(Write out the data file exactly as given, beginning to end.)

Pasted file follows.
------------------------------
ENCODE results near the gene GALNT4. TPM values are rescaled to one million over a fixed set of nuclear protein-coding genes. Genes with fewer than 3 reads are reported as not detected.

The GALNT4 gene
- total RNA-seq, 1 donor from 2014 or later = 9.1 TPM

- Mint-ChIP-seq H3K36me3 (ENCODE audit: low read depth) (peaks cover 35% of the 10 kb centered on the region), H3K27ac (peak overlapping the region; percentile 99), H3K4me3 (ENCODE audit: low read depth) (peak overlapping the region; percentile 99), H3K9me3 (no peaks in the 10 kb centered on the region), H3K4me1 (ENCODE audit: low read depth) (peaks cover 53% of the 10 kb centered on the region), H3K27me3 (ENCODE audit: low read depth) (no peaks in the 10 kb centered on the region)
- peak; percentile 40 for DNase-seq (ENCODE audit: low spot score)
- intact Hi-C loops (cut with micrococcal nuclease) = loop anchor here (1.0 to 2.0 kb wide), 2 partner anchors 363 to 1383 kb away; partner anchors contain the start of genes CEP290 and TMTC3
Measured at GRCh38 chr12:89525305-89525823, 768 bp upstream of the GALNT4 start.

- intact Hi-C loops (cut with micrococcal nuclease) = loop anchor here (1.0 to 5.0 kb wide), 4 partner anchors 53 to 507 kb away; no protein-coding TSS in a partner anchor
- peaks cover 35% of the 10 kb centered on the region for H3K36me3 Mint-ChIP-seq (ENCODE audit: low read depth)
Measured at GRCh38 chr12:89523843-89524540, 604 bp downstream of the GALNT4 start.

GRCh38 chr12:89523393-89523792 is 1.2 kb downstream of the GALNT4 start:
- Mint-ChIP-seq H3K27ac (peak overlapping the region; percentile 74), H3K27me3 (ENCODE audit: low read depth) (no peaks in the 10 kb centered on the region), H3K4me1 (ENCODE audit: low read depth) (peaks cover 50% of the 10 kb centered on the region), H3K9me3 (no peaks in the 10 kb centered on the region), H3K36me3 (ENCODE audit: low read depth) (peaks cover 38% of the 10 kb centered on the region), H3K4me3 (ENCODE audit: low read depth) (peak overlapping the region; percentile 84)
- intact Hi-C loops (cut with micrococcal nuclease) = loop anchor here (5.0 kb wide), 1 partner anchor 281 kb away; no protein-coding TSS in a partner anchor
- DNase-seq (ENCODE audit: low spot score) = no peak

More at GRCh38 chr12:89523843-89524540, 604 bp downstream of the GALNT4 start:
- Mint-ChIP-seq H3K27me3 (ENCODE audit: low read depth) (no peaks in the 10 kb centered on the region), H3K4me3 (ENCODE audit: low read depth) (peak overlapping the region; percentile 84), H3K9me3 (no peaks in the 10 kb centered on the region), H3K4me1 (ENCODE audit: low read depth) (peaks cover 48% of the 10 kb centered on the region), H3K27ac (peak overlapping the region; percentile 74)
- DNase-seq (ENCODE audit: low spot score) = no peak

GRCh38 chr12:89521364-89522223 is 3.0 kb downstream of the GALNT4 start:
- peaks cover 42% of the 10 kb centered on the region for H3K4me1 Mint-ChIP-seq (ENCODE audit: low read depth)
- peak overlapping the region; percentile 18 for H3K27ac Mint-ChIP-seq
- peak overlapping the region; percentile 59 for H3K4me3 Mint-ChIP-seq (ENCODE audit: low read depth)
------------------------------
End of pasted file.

ENCODE results near the gene GALNT4. TPM values are rescaled to one million over a fixed set of nuclear protein-coding genes. Genes with fewer than 3 reads are reported as not detected.

The GALNT4 gene
- total RNA-seq, 1 donor from 2014 or later = 9.1 TPM

- Mint-ChIP-seq H3K36me3 (ENCODE audit: low read depth) (peaks cover 35% of the 10 kb centered on the region), H3K27ac (peak overlapping the region; percentile 99), H3K4me3 (ENCODE audit: low read depth) (peak overlapping the region; percentile 99), H3K9me3 (no peaks in the 10 kb centered on the region), H3K4me1 (ENCODE audit: low read depth) (peaks cover 53% of the 10 kb centered on the region), H3K27me3 (ENCODE audit: low read depth) (no peaks in the 10 kb centered on the region)
- peak; percentile 40 for DNase-seq (ENCODE audit: low spot score)
- intact Hi-C loops (cut with micrococcal nuclease) = loop anchor here (1.0 to 2.0 kb wide), 2 partner anchors 363 to 1383 kb away; partner anchors contain the start of genes CEP290 and TMTC3
Measured at GRCh38 chr12:89525305-89525823, 768 bp upstream of the GALNT4 start.

- intact Hi-C loops (cut with micrococcal nuclease) = loop anchor here (1.0 to 5.0 kb wide), 4 partner anchors 53 to 507 kb away; no protein-coding TSS in a partner anchor
- peaks cover 35% of the 10 kb centered on the region for H3K36me3 Mint-ChIP-seq (ENCODE audit: low read depth)
Measured at GRCh38 chr12:89523843-89524540, 604 bp downstream of the GALNT4 start.

GRCh38 chr12:89523393-89523792 is 1.2 kb downstream of the GALNT4 start:
- Mint-ChIP-seq H3K27ac (peak overlapping the region; percentile 74), H3K27me3 (ENCODE audit: low read depth) (no peaks in the 10 kb centered on the region), H3K4me1 (ENCODE audit: low read depth) (peaks cover 50% of the 10 kb centered on the region), H3K9me3 (no peaks in the 10 kb centered on the region), H3K36me3 (ENCODE audit: low read depth) (peaks cover 38% of the 10 kb centered on the region), H3K4me3 (ENCODE audit: low read depth) (peak overlapping the region; percentile 84)
- intact Hi-C loops (cut with micrococcal nuclease) = loop anchor here (5.0 kb wide), 1 partner anchor 281 kb away; no protein-coding TSS in a partner anchor
- DNase-seq (ENCODE audit: low spot score) = no peak

More at GRCh38 chr12:89523843-89524540, 604 bp downstream of the GALNT4 start:
- Mint-ChIP-seq H3K27me3 (ENCODE audit: low read depth) (no peaks in the 10 kb centered on the region), H3K4me3 (ENCODE audit: low read depth) (peak overlapping the region; percentile 84), H3K9me3 (no peaks in the 10 kb centered on the region), H3K4me1 (ENCODE audit: low read depth) (peaks cover 48% of the 10 kb centered on the region), H3K27ac (peak overlapping the region; percentile 74)
- DNase-seq (ENCODE audit: low spot score) = no peak

GRCh38 chr12:89521364-89522223 is 3.0 kb downstream of the GALNT4 start:
- peaks cover 42% of the 10 kb centered on the region for H3K4me1 Mint-ChIP-seq (ENCODE audit: low read depth)
- peak overlapping the region; percentile 18 for H3K27ac Mint-ChIP-seq
- peak overlapping the region; percentile 59 for H3K4me3 Mint-ChIP-seq (ENCODE audit: low read depth)